Q: What does being a mom mean to you? And how do you navigate that everyday?
I feel like one of the biggest, eye opening things about becoming a mother is that you go and you spend your whole life being the most important thing in your life because you don’t know any better and not in a bad way, in a normal way. You take care of yourself, you give yourself a shower. You take care of yourself cause it’s human instinct, and you have to to survive. But then once you have a baby… I have never seen something transform the best people and worst people I have ever met into something new. Nothing. Nothing can change you like becoming a mother. And I feel like whether you think the least of yourself, or you think the highest of yourself, you will find this beautiful common ground as a mother knowing that there is someone else in the world that you would do anything for. I always thought I was selfless until I had a child, and then I was melted down to nothing from exhaustion and being physically broken. Emotionally broken. Melted down to nothing and just feeling like I would literally do anything, give anything, to be the right type of person for this child. And it’s not like I thought negatively about myself, I didn’t think I was bad or not good enough, but I think that once I had him in my arms, I became exactly who I always hoped I would be.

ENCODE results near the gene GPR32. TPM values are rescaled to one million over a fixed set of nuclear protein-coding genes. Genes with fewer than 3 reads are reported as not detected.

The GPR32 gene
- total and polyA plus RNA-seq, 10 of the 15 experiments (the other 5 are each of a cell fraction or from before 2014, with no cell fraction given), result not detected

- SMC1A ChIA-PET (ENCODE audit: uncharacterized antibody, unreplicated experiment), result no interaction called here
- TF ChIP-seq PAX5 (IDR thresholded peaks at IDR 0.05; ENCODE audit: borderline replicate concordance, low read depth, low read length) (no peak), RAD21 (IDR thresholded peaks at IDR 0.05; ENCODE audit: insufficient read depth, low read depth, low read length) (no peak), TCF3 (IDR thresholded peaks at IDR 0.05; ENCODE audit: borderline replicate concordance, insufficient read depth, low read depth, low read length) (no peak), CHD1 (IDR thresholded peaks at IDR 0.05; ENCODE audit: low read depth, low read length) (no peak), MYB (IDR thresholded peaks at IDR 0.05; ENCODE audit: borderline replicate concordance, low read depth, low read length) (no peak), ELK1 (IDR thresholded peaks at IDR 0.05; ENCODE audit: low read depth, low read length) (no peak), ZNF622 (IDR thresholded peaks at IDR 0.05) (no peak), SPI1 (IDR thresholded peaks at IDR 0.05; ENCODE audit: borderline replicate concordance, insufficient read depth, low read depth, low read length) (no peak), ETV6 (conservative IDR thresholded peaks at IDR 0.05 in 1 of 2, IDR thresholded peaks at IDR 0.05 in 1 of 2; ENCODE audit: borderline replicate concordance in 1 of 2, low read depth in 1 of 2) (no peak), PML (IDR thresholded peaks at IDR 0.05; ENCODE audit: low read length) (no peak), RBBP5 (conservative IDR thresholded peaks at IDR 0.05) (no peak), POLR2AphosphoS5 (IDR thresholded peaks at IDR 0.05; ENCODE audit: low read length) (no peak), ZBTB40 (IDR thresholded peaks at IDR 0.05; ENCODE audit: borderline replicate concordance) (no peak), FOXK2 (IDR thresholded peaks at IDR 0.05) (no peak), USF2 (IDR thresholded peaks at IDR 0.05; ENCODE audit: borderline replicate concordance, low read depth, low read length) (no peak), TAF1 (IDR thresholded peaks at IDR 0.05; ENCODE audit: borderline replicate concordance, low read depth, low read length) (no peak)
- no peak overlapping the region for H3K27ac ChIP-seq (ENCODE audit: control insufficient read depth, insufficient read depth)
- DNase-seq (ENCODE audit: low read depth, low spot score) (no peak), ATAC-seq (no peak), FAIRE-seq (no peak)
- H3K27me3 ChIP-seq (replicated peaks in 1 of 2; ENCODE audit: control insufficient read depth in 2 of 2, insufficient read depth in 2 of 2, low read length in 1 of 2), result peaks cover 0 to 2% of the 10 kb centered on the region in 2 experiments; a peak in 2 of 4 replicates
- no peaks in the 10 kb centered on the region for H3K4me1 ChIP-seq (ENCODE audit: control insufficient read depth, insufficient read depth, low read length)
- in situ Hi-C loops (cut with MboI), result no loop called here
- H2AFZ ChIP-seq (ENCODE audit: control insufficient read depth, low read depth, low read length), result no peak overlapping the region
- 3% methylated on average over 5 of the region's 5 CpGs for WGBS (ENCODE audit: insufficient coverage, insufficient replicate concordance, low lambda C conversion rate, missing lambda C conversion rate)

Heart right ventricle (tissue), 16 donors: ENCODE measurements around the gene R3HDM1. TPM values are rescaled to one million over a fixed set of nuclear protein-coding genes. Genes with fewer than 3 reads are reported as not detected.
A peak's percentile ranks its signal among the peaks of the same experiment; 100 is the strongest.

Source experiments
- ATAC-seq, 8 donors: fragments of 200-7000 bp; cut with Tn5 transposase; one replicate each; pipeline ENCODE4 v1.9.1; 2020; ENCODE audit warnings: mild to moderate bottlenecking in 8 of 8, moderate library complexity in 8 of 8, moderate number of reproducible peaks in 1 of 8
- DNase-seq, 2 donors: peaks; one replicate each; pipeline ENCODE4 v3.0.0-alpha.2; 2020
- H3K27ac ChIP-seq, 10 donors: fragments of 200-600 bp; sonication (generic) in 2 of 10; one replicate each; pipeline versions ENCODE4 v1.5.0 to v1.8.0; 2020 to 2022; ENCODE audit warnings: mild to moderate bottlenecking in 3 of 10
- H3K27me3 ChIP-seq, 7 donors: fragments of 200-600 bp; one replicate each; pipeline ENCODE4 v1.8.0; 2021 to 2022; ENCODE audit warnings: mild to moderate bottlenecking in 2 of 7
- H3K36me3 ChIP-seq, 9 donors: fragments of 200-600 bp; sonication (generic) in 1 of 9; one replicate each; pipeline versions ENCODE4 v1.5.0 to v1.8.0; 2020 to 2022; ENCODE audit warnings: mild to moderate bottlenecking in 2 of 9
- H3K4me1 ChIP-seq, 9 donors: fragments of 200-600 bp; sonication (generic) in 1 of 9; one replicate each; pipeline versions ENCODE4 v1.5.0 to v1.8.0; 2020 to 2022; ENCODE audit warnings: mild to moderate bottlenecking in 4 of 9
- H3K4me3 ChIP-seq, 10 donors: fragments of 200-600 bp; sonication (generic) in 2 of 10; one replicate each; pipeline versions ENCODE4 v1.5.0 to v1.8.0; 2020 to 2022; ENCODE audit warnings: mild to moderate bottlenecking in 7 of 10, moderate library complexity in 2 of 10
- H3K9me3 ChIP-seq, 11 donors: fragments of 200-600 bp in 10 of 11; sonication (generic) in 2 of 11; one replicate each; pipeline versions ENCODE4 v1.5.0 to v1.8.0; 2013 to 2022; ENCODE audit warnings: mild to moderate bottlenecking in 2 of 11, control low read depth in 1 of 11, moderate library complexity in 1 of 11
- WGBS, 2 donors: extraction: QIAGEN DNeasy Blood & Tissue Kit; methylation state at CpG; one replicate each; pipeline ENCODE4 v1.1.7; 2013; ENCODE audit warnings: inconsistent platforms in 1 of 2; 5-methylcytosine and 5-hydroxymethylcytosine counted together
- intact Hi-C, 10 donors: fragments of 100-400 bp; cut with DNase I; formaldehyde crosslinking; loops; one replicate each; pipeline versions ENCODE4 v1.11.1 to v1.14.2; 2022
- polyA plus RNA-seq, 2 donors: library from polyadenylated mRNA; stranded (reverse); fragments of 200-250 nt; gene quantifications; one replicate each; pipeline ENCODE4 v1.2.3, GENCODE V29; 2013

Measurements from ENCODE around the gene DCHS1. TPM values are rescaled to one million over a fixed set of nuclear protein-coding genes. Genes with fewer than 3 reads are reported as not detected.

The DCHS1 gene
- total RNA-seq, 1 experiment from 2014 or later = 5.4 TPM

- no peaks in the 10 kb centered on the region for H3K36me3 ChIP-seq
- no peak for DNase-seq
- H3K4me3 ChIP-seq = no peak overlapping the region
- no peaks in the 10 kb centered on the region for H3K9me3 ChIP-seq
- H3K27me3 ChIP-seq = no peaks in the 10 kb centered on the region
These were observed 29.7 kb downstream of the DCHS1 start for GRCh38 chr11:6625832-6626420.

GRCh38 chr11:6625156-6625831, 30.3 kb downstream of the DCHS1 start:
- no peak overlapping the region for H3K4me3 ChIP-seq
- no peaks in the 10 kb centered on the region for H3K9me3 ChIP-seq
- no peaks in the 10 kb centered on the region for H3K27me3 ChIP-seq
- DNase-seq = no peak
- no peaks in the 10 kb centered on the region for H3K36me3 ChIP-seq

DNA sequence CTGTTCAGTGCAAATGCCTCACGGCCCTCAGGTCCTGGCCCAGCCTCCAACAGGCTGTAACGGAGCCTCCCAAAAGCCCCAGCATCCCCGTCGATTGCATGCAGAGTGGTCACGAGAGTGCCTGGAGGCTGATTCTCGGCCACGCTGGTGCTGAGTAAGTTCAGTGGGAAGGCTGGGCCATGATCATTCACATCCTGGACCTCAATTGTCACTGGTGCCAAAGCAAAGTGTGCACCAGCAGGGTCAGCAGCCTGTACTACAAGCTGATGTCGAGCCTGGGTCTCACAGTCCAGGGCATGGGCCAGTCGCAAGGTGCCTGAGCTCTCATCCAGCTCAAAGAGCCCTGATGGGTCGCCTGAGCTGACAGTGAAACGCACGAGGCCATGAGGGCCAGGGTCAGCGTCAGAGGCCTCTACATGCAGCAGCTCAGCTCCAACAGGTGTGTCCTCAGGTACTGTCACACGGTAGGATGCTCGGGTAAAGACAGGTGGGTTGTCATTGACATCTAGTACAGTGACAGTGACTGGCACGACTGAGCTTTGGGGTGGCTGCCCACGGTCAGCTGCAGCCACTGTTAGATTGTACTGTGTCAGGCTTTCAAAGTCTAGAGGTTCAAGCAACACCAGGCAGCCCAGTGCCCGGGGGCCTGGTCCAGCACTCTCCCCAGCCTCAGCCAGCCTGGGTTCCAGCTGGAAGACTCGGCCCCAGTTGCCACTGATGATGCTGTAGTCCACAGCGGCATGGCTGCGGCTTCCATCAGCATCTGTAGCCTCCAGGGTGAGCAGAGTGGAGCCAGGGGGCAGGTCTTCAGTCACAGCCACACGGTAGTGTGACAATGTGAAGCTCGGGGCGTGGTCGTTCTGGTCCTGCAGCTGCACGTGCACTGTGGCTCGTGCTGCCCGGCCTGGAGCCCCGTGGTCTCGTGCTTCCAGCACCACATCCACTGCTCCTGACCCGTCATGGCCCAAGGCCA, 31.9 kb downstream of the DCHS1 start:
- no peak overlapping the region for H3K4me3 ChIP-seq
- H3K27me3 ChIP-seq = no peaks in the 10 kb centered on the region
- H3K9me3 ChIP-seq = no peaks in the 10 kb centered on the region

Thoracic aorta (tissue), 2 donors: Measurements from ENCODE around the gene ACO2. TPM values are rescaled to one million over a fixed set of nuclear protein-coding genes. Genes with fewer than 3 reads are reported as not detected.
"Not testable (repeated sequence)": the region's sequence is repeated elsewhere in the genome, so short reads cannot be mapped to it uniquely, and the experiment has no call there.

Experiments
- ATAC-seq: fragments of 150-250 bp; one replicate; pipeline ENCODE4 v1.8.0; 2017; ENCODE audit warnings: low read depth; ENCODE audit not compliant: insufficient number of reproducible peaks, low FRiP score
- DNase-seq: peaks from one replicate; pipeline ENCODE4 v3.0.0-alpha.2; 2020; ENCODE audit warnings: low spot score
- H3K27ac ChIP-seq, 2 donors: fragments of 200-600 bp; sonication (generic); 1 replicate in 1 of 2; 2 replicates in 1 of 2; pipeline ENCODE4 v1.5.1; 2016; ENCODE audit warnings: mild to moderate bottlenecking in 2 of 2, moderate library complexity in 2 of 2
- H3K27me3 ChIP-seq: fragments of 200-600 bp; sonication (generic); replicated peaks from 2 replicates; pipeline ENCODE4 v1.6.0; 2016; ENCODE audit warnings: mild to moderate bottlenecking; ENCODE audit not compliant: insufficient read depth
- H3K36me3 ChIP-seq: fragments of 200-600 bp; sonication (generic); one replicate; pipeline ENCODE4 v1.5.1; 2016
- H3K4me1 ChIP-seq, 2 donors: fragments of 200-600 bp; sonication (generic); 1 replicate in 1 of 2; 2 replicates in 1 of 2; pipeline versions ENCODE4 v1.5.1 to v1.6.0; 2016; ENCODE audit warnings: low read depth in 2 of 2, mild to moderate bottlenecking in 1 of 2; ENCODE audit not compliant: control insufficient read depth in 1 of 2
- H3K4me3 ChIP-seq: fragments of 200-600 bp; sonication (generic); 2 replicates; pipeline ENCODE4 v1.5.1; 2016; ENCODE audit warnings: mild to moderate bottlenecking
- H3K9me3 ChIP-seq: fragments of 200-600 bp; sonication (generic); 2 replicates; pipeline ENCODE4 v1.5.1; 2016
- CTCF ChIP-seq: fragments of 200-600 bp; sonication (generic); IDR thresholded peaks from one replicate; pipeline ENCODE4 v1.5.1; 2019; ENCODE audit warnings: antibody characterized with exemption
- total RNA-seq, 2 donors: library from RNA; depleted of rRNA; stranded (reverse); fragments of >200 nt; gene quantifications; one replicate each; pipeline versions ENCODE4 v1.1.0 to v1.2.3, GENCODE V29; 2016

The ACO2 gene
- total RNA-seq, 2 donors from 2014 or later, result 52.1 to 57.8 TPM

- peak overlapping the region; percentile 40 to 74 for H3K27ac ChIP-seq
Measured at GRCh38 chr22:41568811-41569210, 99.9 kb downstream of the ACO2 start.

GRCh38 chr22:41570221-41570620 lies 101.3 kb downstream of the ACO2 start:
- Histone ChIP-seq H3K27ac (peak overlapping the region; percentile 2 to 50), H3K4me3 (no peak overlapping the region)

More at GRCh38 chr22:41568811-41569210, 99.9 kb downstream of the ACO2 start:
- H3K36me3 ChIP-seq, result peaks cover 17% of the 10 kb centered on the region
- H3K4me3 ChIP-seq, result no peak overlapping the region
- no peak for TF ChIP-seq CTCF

But I feel like it brought me into this new understanding and way of thinking about human beings, and what's important, and priorities. It brought me to this place and understanding that I think all mothers experience. You can literally have nothing, and sleep in a homeless shelter, and have the exact same experience as someone who lives in the hills and has everything they need. You’re the same. You’re giving your same thing to your child. Because babies don’t need anything except for love. I even felt that to a strange degree, feeling like I was going to have to take care of myself. I am all he has, I have to be enough. I have to be good. I have to be strong. That baby just needs you to love it. And other than that, some form of milk, whatever kind you can provide, is all they need. It’s crazy for that to be enough. As we grow and become more and more human, we start to see how many other things we think we need. Babies are the purest form of realizing what you actually need.